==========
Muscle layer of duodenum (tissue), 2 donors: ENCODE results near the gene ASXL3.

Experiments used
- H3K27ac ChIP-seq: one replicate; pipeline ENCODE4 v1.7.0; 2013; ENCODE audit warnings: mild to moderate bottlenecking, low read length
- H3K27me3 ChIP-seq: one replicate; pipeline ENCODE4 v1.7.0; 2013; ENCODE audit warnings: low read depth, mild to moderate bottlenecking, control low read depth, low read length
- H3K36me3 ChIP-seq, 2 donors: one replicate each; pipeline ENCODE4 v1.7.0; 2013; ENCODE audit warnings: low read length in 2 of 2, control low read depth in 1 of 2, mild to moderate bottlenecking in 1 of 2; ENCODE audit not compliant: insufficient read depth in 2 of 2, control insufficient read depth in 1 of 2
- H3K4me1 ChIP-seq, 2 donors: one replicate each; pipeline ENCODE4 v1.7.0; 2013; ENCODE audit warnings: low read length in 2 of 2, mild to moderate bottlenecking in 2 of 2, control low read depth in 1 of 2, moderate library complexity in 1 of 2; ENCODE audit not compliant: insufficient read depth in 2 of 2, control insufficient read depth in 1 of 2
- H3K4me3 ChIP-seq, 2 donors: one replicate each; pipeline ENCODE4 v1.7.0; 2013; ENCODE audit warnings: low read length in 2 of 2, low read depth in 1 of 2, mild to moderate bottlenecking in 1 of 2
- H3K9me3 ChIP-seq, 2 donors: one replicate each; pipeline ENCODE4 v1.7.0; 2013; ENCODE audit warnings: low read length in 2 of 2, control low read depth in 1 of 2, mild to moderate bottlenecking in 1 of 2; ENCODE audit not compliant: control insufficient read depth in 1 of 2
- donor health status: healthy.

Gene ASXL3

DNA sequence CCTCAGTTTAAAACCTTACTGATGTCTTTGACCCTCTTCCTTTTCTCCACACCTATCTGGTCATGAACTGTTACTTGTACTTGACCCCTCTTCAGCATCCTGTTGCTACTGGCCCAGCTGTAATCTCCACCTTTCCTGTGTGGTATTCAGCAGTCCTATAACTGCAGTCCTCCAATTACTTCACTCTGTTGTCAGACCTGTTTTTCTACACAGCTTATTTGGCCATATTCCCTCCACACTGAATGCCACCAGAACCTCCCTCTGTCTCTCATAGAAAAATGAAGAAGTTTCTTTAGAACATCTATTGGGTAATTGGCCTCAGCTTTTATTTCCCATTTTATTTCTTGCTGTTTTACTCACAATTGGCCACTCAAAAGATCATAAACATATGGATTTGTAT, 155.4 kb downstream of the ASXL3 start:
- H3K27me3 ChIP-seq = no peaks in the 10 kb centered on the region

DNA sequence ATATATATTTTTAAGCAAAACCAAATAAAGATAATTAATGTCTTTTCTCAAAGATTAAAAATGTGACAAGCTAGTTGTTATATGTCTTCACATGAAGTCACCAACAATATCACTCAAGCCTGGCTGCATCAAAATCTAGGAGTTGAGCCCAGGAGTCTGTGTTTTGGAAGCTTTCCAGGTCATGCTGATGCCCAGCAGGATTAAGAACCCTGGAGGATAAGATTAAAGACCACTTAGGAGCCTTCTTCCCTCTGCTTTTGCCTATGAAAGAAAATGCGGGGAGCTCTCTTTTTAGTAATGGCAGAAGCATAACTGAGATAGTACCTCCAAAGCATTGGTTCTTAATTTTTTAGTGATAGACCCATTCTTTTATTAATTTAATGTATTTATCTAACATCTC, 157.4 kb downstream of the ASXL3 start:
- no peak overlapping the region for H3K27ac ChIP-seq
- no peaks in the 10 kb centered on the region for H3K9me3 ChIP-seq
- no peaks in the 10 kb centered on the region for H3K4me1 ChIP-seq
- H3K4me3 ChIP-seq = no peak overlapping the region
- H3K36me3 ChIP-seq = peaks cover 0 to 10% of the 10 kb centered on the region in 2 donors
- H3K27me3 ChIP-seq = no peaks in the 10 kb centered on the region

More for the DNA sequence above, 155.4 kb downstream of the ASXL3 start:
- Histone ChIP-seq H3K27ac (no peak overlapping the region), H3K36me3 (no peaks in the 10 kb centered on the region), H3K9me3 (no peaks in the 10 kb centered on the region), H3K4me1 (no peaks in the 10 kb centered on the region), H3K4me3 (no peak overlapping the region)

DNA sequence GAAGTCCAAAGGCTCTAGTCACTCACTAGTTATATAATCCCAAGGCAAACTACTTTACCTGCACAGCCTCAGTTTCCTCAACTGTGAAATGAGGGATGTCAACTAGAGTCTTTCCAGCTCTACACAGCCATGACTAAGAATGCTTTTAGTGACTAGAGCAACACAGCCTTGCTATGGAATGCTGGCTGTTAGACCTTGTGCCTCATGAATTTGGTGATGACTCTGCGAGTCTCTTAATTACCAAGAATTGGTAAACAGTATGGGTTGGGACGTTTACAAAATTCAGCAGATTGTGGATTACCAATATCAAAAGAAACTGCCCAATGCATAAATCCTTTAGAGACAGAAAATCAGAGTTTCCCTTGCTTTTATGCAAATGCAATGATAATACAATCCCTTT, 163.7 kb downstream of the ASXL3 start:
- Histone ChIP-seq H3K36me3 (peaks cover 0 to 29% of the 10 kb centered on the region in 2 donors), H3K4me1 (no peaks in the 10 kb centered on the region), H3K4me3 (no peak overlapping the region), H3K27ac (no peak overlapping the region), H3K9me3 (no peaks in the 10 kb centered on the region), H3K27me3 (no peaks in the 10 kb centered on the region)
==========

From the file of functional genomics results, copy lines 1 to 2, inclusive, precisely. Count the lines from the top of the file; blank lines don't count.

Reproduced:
Muscle layer of duodenum (tissue), 2 donors: ENCODE results near the gene ASXL3.

Experiments used